The Respondent argues that even if the Authority has jurisdiction over this case, the Judge erred in finding that the ART was actually removed from the list of alternates for military deployment to France. In this respect, the Respondent maintains that the Flight Chief testified that the ART's name was always on the list of alternates and that the record establishes that none of the alternates was deployed. Accordingly, the Respondent asserts that since the ART's name was not removed from the list of alternates, no violation occurred and the complaint should be dismissed.
B. GC's Opposition
The GC maintains that the Respondent's decision to remove the ART from the list of alternates for deployment "was not a military one" and that the Judge was "not called upon to review the substance of a military decision when deciding whether Respondent's motive for removing [the ART's] name was retaliation for [the ART's] protected activity." Opposition at 5-6, citing Puerto Rico Air Nat'l Guard, 156th Airlift Wing (AMC), Carolina, Puerto Rico, 56 FLRA 174, 180 (2000) (Puerto Rico Air Nat'l Guard), aff'd on other grounds, 239 F.3d 66 (1st Cir. 2001) (Authority had jurisdiction over retaliatory suspension of National Guard Technicians' security clearances when agency's discriminatory reasons for suspension were undisputed and did not necessitate investigation).
The GC further maintains that the Judge did not err in finding that the ART's name was removed from the list of alternates for deployment, based on protected activity, as this finding is fully supported by the record. [ v57 p886 ]
C. GC's Cross-Exception
The GC excepts to the Judge's failure to conclude that the Respondent violated § 7116(a)(1) of the Statute by the Flight Chief's statement to the ART that he was removed from the list of alternates for deployment because he "caused too many waves," and to the Judge's failure to recommend a remedy for this violation. In this respect, the GC claims that the Judge made the necessary findings to support this independent violation of the Statute by finding that the Flight Chief made this statement and that the statement was a reference to the ART's protected activities. The GC maintains that the statement "constituted a violation of § 7116(a)(1) even if the Authority lacked jurisdiction to review the decision to remove [the ART's] name from the deployment alternates list because it is the reasonably coercive impact of the statement, not its connection with conditions of employment, that is determinative." Cross-Exception at 7-8.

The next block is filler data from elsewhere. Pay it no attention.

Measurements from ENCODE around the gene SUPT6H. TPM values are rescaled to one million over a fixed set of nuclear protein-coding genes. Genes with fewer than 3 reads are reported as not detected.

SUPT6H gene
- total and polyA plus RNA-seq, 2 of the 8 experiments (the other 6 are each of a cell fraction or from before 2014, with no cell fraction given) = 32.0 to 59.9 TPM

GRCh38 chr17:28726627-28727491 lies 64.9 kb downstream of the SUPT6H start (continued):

IV. Analysis and Conclusions
For the reasons explained below, we find that the Authority lacks jurisdiction over the allegations made in the complaint.
A. Removal of the ART from the Deployment List of Alternates
Under § 7103(a)(2)(B)(ii) of the Statute, members of the "uniformed services" are excluded from the definition of employee and, as a result, from coverage under the Statute. To accommodate the dual civilian and military nature of technician employment, the Authority considers whether an issue relates to the civilian aspect of that employment -- and is, therefore, within the protection of the Statute -- or whether the issue relates to the military aspect, which is outside the Statute's coverage. Specifically, in determining whether the Authority has jurisdiction to review an unfair labor practice complaint where an agency contends that the complaint involves a military matter outside the Authority's jurisdiction, the Authority decides the threshold question of "whether the underlying controversy relates to the civilian or military aspect of technician employment." Puerto Rico Air Nat'l Guard, 56 FLRA at 179. [n4]